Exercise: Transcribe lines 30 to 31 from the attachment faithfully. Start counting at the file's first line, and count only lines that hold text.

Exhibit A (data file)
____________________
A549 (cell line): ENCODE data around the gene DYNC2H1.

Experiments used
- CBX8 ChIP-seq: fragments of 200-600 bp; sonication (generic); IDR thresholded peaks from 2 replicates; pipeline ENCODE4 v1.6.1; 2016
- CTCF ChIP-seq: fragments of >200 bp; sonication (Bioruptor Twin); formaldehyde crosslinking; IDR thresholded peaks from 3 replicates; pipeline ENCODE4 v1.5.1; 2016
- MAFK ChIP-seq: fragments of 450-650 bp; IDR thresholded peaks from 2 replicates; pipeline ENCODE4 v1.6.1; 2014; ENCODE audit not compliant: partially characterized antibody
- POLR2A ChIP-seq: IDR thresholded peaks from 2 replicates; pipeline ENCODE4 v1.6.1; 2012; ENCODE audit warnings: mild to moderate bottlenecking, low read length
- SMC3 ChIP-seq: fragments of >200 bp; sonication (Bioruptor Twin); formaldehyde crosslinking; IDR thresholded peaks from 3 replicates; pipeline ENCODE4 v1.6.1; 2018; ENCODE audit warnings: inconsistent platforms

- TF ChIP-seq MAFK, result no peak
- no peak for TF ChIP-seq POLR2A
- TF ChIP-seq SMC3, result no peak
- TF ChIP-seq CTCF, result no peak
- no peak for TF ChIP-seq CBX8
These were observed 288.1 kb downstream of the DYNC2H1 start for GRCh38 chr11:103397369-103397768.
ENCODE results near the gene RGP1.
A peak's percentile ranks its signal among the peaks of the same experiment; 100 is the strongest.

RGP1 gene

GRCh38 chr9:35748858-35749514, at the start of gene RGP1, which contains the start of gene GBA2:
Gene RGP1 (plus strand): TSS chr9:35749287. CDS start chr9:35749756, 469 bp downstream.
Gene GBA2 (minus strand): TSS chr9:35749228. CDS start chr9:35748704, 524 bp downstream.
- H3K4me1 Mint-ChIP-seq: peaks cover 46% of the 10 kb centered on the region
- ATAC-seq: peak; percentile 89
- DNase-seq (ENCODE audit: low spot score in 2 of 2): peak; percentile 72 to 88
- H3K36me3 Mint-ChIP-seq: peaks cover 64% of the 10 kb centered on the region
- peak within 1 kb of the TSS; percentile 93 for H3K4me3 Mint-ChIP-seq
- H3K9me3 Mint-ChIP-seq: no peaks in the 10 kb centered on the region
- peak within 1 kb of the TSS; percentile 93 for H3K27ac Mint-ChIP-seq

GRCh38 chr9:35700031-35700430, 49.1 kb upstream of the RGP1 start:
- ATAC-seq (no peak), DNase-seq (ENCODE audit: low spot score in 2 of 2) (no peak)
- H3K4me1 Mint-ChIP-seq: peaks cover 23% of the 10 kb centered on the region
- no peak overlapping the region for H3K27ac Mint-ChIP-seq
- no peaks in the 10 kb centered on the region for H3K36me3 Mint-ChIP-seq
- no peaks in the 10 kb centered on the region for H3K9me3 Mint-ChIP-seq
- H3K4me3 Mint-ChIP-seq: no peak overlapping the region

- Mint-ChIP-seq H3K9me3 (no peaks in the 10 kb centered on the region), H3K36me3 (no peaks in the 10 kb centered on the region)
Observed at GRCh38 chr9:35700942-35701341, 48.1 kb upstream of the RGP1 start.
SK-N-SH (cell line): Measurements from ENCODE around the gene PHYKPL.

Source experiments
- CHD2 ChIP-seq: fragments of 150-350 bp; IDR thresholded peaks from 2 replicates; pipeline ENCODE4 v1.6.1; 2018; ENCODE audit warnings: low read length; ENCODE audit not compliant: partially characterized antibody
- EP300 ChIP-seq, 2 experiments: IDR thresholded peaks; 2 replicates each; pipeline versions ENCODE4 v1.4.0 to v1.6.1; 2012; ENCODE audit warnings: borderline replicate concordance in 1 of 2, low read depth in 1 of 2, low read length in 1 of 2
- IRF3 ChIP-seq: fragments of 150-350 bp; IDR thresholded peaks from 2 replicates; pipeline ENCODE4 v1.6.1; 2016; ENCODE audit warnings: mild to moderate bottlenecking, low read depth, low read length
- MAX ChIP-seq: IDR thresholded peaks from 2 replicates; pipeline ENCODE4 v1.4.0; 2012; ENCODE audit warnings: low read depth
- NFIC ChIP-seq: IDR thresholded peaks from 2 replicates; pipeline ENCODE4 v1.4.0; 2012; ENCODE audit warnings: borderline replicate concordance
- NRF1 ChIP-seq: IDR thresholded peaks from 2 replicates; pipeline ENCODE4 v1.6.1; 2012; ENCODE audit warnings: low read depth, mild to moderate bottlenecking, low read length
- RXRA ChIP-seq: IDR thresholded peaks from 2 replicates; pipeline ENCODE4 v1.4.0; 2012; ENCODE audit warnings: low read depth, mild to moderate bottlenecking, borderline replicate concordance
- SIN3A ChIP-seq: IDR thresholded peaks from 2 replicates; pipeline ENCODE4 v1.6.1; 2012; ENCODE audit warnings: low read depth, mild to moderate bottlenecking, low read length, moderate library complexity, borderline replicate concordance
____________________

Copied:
- no peak overlapping the region for H3K27ac Mint-ChIP-seq
- no peaks in the 10 kb centered on the region for H3K36me3 Mint-ChIP-seq